Although I'm getting closer to sorting out the Czech versions of "this(these" and "that/those," I'm not at 100 percent yet.
My answer -- There are not many such women -- was accepted (yay!). I started out wanting to use "...women like this" or "...women like that," but decided "such" was less, um, risky. So I have a question about this sentence.
Why is it "women like THESE" in the main translation? What have I overlooked? Thanks in advance for your help!
In my opinion, you haven't overlooked anything. Your instinct was right that "such" should be used to translate "takových". Those two words, in their respective languages, are demonstratives that refer to a previous mention but without implying location (in time or space), as do "this" and "that" (and their plurals "these/those") along with their translations into Czech.
The problem here is one of English, not Czech. In contemporary English many speakers avoid using "such" as you correctly used it, and prefer to use "like this" or "like that" instead, depending on context.
However, we are given no context here, so it is really a 50/50 crap shoot which to use as an English translation of a Czech word which in reality means neither one.
(Adding to the problem, many contemporary English speakers are undecided about whether to use "this" or "that" in certain situations, or do not discriminate, using sometimes the one, sometimes the other in the same situation. For example: "He is always late for work. This/That cannot go on.")
In situations like the above, there is a tendency in contemporary English to prefer "this" to "that", so perhaps that (this?) is why the DL team used "these" here. But they could just as easily have used "those", I would say. And again, the choice has nothing to do with the inherent meaning of the Czech "takových".
I'm uncertain about when the "to" goes on the end, and what the difference is when it does. So here we have "Takových žen není mnoho." But in the sentence before this we had "Kdo píše takovýchto věci" ... They seem to mean the same "such women/women like these" vs "such things/things like these". Is the addition of "to" to the end of takových an intensifier of meaning in some way? Same question for when we're adding "to" to any of these forms... Thanks in advance for any guidance.
Sorry - I thought when I wrote it that maybe it wasn't clear, and clearly I remembered the other sentence incorrectly. I'm fine with the word order, and I've now found a better direct example of my problem...
I was talking about the "to" being put on the end of takovych to make takovychto. I've just found this answer in a discussion on another sentence which was confusing me: "So "Takových slov znám mnoho" means I know many words like THAT and "Takovýchto slov znám mnoho" means "I know many words like THIS"?"
I hadn't worked out that difference - that adding "to" to the end of takovych changed it from that to this. But then I still don't quite understand, as in the next question "Takových žen není mnoho" has an official translation of "There are not many women like these" where, if what I just found in the other discussion is right, it ought to be "There are not many women like those".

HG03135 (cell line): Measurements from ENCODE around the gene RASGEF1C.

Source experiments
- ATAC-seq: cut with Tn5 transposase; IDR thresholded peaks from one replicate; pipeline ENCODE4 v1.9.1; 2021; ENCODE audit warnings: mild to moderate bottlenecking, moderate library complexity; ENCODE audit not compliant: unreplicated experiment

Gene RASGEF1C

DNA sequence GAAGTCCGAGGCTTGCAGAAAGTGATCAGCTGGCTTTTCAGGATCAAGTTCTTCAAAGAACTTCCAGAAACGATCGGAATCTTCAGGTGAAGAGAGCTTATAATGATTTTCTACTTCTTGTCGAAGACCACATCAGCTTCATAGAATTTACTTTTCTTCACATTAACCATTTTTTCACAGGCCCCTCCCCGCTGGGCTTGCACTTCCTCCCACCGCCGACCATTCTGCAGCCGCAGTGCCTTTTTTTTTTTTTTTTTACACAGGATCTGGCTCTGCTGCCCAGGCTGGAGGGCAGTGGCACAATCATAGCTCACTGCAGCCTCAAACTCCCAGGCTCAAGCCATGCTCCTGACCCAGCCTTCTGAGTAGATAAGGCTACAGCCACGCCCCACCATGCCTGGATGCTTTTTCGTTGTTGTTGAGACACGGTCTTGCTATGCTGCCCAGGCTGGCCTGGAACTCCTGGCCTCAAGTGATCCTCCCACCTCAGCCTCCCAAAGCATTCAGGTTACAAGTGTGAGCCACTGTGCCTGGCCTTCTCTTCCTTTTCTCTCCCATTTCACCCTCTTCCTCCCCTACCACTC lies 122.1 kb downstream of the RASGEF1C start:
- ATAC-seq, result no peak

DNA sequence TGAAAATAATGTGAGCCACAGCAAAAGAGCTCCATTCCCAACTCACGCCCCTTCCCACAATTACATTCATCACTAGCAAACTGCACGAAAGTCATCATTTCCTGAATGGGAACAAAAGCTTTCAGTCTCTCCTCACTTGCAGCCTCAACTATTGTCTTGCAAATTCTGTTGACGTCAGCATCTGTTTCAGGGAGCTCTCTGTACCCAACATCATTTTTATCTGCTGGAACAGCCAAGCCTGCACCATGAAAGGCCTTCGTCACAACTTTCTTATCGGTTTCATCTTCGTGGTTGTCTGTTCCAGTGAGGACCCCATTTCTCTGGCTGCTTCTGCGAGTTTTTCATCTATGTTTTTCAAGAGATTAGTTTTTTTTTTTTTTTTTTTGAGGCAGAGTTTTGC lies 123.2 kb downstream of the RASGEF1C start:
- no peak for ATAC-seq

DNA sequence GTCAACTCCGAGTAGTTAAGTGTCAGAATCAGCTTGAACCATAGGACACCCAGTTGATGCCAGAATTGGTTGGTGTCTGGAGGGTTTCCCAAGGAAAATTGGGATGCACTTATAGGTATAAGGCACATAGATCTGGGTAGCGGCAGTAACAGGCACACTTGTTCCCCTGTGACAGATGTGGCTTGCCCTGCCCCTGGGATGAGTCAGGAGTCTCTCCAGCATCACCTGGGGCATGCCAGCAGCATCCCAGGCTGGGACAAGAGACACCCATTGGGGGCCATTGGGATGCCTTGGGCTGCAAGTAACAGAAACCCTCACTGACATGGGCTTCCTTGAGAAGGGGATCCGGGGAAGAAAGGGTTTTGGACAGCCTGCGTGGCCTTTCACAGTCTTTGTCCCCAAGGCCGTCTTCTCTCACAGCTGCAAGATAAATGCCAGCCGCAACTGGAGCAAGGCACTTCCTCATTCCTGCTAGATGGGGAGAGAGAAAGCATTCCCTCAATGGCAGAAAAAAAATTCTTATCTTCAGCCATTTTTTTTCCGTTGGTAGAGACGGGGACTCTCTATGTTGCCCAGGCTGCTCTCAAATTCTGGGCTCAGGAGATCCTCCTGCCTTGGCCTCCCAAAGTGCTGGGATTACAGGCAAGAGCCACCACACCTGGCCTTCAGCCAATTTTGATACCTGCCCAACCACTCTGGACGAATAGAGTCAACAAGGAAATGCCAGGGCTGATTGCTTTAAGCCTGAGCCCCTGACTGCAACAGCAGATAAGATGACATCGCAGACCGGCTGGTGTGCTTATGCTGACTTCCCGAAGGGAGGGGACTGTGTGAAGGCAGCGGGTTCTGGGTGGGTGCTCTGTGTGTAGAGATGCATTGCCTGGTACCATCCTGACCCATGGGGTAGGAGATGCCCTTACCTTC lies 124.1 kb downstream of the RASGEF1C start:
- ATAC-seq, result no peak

So, I am curious about what the difference is between these two Duolingo examples: Takových žen není mnoho Takovýchto slov znám mnoho.
Presumably, you could also say ... Takovýchto žen není mnoho Takových slov znám mnoho ... or am I wrong about that?
And it happens in other forms too, from what I've seen - eg. takové/takovéto. Is the added "to" on the end of the word changing meaning in any way (this/that, these/those)? Or is it something else?
Sorry for such a long message - trying to get it clear what I'm struggling with. There's nothing in the notes for this Demonstratives section on using "such/like these" as far as I can see.
Thanks for your help.
it is singular because it refers to mnoho. žen is genitive plural and is added to mnoho. And, as already said, the sentence is negative, that's why it is "není", else it would be "je". So the sentence is literally something like: "of such women there is not much (many)".
There is a difference in meaning between "There are not many women like these" and "There are not many like these women."
In the first case, we are talking ONLY about women. In other words, the "universe" is women, and we are saying that, of all women, not many are like "these."
In the second case, we are talking about people in general, In other words, the "universe" includes both men AND women, and we are saying that, of all people, not many are like "these women."
I would read the Czech sentence as the first example, and would guess that your suggestion would be a different sentence. But if the Czech natives on the team feel that it is a valid alternate meaning, I will be happy to add it.